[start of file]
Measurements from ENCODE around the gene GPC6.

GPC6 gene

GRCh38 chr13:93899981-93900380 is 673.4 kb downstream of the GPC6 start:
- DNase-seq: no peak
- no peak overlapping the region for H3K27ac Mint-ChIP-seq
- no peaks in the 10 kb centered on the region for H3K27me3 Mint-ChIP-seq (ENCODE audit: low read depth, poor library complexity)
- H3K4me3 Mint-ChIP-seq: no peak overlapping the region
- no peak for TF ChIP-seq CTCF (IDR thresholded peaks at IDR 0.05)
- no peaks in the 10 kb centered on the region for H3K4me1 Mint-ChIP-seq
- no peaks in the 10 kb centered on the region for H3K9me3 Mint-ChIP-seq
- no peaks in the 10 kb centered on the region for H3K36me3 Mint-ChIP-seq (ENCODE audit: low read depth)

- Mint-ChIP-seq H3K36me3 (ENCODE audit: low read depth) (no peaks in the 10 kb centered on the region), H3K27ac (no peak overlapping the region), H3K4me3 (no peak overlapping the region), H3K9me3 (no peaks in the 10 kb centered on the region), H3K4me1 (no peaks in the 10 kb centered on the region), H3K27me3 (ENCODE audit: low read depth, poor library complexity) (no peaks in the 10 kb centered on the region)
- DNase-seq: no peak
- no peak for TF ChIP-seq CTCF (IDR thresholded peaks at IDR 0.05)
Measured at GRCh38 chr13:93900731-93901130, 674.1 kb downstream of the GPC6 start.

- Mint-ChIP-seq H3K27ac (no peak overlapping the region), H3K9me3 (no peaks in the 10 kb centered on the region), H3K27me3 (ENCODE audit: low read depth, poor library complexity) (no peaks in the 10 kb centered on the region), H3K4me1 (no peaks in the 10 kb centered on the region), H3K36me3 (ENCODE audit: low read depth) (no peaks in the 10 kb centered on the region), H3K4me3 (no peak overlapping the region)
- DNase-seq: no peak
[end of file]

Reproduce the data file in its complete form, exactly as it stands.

Measurements from ENCODE around the gene GPC6.

GPC6 gene

GRCh38 chr13:93899981-93900380 is 673.4 kb downstream of the GPC6 start:
- DNase-seq: no peak
- no peak overlapping the region for H3K27ac Mint-ChIP-seq
- no peaks in the 10 kb centered on the region for H3K27me3 Mint-ChIP-seq (ENCODE audit: low read depth, poor library complexity)
- H3K4me3 Mint-ChIP-seq: no peak overlapping the region
- no peak for TF ChIP-seq CTCF (IDR thresholded peaks at IDR 0.05)
- no peaks in the 10 kb centered on the region for H3K4me1 Mint-ChIP-seq
- no peaks in the 10 kb centered on the region for H3K9me3 Mint-ChIP-seq
- no peaks in the 10 kb centered on the region for H3K36me3 Mint-ChIP-seq (ENCODE audit: low read depth)

- Mint-ChIP-seq H3K36me3 (ENCODE audit: low read depth) (no peaks in the 10 kb centered on the region), H3K27ac (no peak overlapping the region), H3K4me3 (no peak overlapping the region), H3K9me3 (no peaks in the 10 kb centered on the region), H3K4me1 (no peaks in the 10 kb centered on the region), H3K27me3 (ENCODE audit: low read depth, poor library complexity) (no peaks in the 10 kb centered on the region)
- DNase-seq: no peak
- no peak for TF ChIP-seq CTCF (IDR thresholded peaks at IDR 0.05)
Measured at GRCh38 chr13:93900731-93901130, 674.1 kb downstream of the GPC6 start.

- Mint-ChIP-seq H3K27ac (no peak overlapping the region), H3K9me3 (no peaks in the 10 kb centered on the region), H3K27me3 (ENCODE audit: low read depth, poor library complexity) (no peaks in the 10 kb centered on the region), H3K4me1 (no peaks in the 10 kb centered on the region), H3K36me3 (ENCODE audit: low read depth) (no peaks in the 10 kb centered on the region), H3K4me3 (no peak overlapping the region)
- DNase-seq: no peak